SEOUL — When a woman feels she’s in danger along a dark alley in South Korea’s capital city, she can wave at a CCTV camera and a law enforcer will respond in three minutes.
This trivia from a city official needs independent verification, but there is a consensus that Seoul is among modern cities with a comparatively low crime rate. It obtained a score of 71.1 out of 100 on the Safest Cities list in 2019.
There are instances of petty crime but violence is uncommon, according to the U.S. Department of State. “There is minimal risk from crime in Seoul,” the 2019 Crime & Safety Report notes.
For a city as expansive as Seoul, keeping the peace by linking the streets with technology and security facilities is an endeavor that took decades and billions of dollars to integrate and centralize.
The capital, after all, is as large—about 605 square kilometers—as Metro Manila without Navotas. It is also among the densest capital areas in the world with more than 18,000 people per square kilometer (Metro Manila has 20,000).
YoungGye Yang, a senior city official, said there are 30,000 cameras around the megacity dedicated to keeping people safe. Among these are dome cameras with varying functionalities installed in public spaces to monitor people’s movements.
“When people fall down, the sensor will be triggered and the camera will blink, sending a signal to the police. An officer then responds to make sure no one gets hurt,” Yang said through an interpreter at a press briefing of select international media inside Seoul’s city hall in late September.
From inside the monitoring center of Seoul’s Transport Operation and Information Service, or TOPIS, traffic and security personnel are even able to keep a close watch on climbers of Bukhansan mountain using an advanced camera more than a mile away. “Even mountain fires can be monitored,” Yang said.
As if its current technology were not powerful enough, the city government—which has succeeded in making Seoul a smart, interconnected metropolis in the past decade—still hopes to build security capabilities with high-speed connectivity in the near future.
“Currently, we’re still not able to see fish swimming in the stream but with 5G, we can, (by) next year,” Yang said.
Travelers constantly give Seoul glowing reviews in terms of safety, with one even saying he had forgotten to be vigilant when he returned to his hometown after spending some time in Seoul.
Blind spots not sufficiently secured with cameras are patrolled more constantly. “If you find yourself in a situation concerning anything police can help you with, they are mostly at every corner,” reports a traveler safety website.
The Korean National Police Agency’s development of Tourist Police has patrolled major tourist areas since 2013. The development of the unit is believed to be behind the decrease in crimes involving tourists and foreigners in Seoul.
Seoul after dark: Apps, night buses and safe spaces
Security cameras and roving cops are just among Seoul’s many features that make tourists and residents generally feel crime is at bay.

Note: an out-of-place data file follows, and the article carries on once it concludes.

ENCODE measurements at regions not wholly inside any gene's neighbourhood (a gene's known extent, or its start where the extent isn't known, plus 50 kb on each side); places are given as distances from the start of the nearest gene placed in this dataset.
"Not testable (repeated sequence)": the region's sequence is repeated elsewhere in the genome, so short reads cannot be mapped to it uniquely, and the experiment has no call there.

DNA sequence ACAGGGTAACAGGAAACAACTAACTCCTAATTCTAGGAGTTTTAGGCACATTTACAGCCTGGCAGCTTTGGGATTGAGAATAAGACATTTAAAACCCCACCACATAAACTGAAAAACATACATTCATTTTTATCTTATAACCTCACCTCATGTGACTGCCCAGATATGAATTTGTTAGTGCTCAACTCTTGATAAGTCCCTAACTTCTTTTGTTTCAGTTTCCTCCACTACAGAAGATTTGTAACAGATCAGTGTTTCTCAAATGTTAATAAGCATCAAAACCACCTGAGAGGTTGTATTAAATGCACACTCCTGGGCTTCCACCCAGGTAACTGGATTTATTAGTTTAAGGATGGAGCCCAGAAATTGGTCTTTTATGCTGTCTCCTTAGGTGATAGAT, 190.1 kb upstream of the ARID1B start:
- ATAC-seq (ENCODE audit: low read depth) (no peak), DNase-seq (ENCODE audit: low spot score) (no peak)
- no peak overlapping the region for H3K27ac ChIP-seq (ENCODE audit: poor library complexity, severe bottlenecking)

In 2016, the city launched an app for women who return home late at night. The Ansimi app connects security cameras in the entire city to detect women who are in danger and needing rescue in any of the 26,549 public areas.
There are also designated “safe havens” around the city—round-the-clock convenience stores like GS25, 7-Eleven, Ministop and C-Space where store clerks have access to wireless emergency bells to alert the nearest police station when needing help.
These secured spaces in the wee hours extend from physical establishments to mobility services. The Late Night Call Bus, booked through an app, picks up passengers headed to similar destinations. The on-demand buses are operated by 17 private companies in 13 districts around Seoul but do not have a regular route.
“The [Late Night bus] service was necessary… since many taxis refuse to receive passengers at night if the passengers are only traveling a short distance,” the government said.
There is another bus service that emerged from an idea of Seoul residents, the Owl Bus. Its routes were crafted based on 300 million pieces of data on taxi requests especially at dawn, starting with six buses on two routes in 2013 before it expanded over the years.
The Seoul Metropolitan Government attributes “revitalized late-night culture and economic activities” such as cinema-going, tourism and markets to the Owl Bus service.
These policies have two things in common besides their purpose of safety. First, the services are integrated through technology that nearly everyone has access to in the city. South Korea is a leader in internet connectivity and prides itself on having the world’s fastest connection speed.
Moreover, they were built based on big data on residents’ behaviors and mobility patterns. Some of the services also sprung from residents’ own pitches.
With deductive foundations such as data, demand and integrated systems, successive city leaders maintain and strengthen the policies rather than control or abolish them on a political whim.
Editor’s note: The trip to Seoul was hosted by Digital Chosunilbo, in partnership with the Seoul Metropolitan Government’s City Branding Division. At no stage does the host organization have a say on the content generated from the coverage, interviews conducted, publication date and story treatment. Content is produced solely by Interaksyon following editorial guidelines.